Electricity line compensation sparks warning
An increasing number of firms are offering to pursue compensation for property owners who have pylons, poles or power lines over their land.
This is in exchange for a permanent right for the equipment to remain, which the landowner must grant to receive the compensation. Electricity companies are also now approaching property owners directly or using their agents to issue offers.
Under current legislation, compensation is payable for any impact caused upon the grant of permanent rights. For example, this could be for the devaluation that power lines cause to your house, known as ‘injurious affection’. This generally increases the closer the apparatus is. However, converting what may be a temporary wayleave, into a permanent easement, is not always advisable.
By granting an easement, any wayleave payments that you receive are typically capitalised, by a multiple of 20, as part of the consideration. This means that if the settlement achievable is likely to be just ‘capitalisation’, then you could be out of pocket after less than 20 years, or 26 if you are also entitled to back pay.
Upon granting an easement, you also forego your ability to serve Notice to Remove under Schedule 4 of the Electricity Act 1989. While serving notice is rarely advisable, this means that if you subsequently obtain planning consent for development in proximity to the apparatus, then you may have given up any ability you had to negotiate its diversion.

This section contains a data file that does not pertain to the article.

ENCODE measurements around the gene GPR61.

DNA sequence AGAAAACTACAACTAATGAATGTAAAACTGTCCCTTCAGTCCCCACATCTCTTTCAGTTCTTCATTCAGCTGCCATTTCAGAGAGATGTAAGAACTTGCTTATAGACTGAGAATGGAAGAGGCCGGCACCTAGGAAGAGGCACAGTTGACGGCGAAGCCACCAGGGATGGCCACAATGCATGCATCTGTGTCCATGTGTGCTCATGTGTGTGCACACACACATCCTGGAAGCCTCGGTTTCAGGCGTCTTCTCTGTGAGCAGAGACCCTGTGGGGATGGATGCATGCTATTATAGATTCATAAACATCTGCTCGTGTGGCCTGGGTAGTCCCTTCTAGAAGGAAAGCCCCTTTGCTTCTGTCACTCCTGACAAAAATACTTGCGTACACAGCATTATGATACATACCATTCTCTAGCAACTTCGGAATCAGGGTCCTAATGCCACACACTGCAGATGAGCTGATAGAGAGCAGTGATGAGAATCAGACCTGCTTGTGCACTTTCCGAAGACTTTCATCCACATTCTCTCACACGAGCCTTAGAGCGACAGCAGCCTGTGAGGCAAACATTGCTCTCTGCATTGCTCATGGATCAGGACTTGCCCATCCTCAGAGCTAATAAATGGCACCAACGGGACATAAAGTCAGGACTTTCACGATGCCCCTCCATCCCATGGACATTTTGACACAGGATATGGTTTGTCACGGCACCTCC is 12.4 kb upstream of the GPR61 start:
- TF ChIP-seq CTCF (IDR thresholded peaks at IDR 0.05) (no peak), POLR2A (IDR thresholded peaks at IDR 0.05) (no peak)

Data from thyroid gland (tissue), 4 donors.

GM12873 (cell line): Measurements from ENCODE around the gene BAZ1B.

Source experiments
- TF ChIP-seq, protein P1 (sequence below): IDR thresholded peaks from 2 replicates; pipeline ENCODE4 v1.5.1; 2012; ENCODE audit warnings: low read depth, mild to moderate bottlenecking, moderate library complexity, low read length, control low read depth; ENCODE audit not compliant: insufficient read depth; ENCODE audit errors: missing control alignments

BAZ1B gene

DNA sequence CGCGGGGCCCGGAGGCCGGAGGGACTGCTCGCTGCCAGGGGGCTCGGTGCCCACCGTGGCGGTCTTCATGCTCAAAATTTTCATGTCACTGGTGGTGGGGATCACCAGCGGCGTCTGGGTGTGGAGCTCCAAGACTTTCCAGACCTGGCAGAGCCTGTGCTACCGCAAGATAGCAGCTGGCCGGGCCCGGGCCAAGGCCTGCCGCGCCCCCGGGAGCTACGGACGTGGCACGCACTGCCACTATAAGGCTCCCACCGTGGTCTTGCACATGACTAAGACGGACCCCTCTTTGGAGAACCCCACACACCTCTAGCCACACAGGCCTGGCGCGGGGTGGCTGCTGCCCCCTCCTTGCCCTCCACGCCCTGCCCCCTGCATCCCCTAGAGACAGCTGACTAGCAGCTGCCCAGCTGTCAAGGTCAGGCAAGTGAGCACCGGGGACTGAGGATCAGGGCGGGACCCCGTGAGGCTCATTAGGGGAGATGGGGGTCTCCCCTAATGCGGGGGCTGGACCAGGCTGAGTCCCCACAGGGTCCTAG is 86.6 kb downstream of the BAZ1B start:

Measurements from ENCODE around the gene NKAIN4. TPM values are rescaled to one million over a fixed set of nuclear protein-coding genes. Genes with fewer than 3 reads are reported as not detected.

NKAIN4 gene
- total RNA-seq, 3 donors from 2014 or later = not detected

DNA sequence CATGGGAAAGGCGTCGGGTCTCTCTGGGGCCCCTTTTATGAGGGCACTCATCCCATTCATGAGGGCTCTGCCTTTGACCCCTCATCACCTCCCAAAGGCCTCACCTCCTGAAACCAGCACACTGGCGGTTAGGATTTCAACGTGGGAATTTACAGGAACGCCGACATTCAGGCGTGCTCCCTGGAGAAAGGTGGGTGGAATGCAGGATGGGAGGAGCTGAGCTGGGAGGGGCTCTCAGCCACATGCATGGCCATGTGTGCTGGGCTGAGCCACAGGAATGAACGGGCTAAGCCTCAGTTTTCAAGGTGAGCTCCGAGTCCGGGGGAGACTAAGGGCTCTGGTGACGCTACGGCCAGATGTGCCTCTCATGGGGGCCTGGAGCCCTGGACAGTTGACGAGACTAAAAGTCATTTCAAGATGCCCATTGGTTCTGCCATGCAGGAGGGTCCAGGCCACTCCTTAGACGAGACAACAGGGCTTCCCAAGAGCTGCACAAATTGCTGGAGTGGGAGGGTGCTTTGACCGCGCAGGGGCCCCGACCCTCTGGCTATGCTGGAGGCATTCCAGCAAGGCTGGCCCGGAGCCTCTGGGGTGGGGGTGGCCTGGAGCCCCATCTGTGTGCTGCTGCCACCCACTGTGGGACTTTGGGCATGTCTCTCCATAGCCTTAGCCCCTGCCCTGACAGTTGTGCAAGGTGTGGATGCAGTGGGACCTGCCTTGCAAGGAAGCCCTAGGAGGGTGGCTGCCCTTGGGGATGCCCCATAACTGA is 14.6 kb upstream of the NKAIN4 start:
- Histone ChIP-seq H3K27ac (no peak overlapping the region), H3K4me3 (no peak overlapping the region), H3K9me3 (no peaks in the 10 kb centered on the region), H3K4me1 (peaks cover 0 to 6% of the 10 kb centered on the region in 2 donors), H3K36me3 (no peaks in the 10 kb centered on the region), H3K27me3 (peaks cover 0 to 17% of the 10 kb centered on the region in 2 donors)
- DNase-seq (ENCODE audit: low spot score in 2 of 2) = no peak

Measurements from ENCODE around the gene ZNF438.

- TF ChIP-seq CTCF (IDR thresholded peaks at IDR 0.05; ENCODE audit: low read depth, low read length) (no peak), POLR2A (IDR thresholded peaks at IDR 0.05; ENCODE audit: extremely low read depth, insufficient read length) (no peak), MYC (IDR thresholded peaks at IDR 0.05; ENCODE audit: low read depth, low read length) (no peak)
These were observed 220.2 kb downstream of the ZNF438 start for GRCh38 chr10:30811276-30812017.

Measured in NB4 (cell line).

The Neighbourhood Planning Act 2017 has recently repealed a provision of compulsory purchase legislation that implied an important clause into easements, which may have otherwise served to protect your interests. It is therefore now entirely down to your agent to negotiate the inclusion of any covenants necessary in order to protect your interests.
The RICS professional statement ‘Surveyors advising in respect of compulsory purchase and statutory compensation, 1st edition’ (April 2017), also now places a duty on RICS regulated surveyors to only provide advice if they have the required competence and resources.
Our advice is to ensure that the firm used has access to chartered surveyors, who specialise in Electricity Act compensation, as well as chartered town planners, registered valuers, architectural technicians, chartered building surveyors and business consultants. All of these individuals could have a vital role to play in securing you the full amount due.
If you are employing a niche practice to act on your behalf, who are working on a commission basis, you may need to consider whether that company is likely to bear the cost of external consultants (where appropriate) in compiling and negotiating your claim. It is also important to check that the firm is acting independently of the electricity company and that it has provided all of the requisite pre-contract information.
Chris Jones is a partner at Berrys, Shrewsbury